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Discussion Starter #1
Need a few ideas here....

The on the Cat is the newly rebuilt Carter AFB (9637), 625 CFM, on an A-code. I can't for the life of me adjust it to the spec 525 curb idle speed without making the mixture so lean that the car barely runs. If I make things just rich enough where it doesn't sound like it's about to die, I can't get things below about 625 even backing out the air speed screw all the way.

Would the larger carb (a stock Autolite 4300 is 480 CFM) affect the ideal idle speed? If so, what should I be aiming for? What else should I check?
 

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I'd shoot for a 700 rpm idle in gear (auto) or out of gear (manual)...

First, get the idle speed as close to that level as possible, then check timing and adjust to 8-10 BTDC; note idle speed and adjust as necessary. Once this is complete, adjust carb mixture to about 2 turns out on each screw; note idle speed and quality. Turn each screw in until stumbling is noted, then back to where smoothest operation is noted. Re-adjust speed to benchmark with idle speed screw (you should always adust speed with the throttle plates, not the mixture screws).
After carb mixture and speed are optimized, do one last timing check (it should be close) and do any final adjustments to timing and idle speed. Then run engine up to 3K and note operation and timing (should be 32-36 BTDC). Lastly, test drive and check for detonation (under WOT) and in-use curb idle. Adjust as necessary.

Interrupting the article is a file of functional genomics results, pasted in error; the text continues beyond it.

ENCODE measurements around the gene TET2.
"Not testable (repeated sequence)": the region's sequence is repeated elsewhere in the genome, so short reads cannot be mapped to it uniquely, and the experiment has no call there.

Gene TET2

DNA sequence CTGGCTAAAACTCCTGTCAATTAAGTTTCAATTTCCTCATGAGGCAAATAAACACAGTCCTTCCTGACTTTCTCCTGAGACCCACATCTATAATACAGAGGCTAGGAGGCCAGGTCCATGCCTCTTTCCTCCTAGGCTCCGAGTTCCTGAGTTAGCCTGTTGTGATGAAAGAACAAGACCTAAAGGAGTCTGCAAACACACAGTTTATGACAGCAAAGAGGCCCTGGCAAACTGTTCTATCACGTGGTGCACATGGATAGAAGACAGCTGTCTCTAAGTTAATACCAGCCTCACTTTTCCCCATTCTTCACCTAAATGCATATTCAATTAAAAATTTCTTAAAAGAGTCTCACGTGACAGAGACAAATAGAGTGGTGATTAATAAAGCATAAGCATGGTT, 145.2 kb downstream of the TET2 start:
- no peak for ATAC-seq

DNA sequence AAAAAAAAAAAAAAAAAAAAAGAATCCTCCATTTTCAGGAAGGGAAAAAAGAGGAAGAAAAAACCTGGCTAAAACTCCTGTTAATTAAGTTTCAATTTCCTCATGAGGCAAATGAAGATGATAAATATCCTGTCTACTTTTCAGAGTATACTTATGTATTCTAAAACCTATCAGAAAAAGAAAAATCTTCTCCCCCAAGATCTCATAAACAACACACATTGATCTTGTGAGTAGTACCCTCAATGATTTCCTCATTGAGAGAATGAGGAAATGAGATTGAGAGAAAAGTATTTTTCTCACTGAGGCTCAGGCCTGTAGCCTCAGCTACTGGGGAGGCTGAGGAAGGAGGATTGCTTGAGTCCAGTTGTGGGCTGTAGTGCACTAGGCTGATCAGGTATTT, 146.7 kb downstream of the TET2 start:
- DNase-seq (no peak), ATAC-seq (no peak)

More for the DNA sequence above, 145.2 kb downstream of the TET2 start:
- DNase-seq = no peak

Have fun!
 

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Discussion Starter #3
Thanks, Pat, I'll try it out.

Might I ask why you suggest 8-10 BTDC? Shop manual says 0 TDC for non-thermactor and 6 BTDC with Thermactor. Mine originally had the Thermactor, but it appears long gone, so I had things set at 0 TDC.
 

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Discussion Starter #4
(you should always adust speed with the throttle plates, not the mixture screws).
Right, I made a very poor choice of words. Having been unable to set the speed low enough using just the air speed screw, I was thinking I could adjust things using the mixture screws.
 

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I believe the service manual timing setting had to do with emissions (getting the then-new technology to meet standards) more so than with performance. Retarded timing like that IME would cause rough idling. The resto gurus who are still running the OEM smog equipment might have better advice than I; smog stuff was always the first thing I threw in the trash, much to my financial detriment now *G*
 
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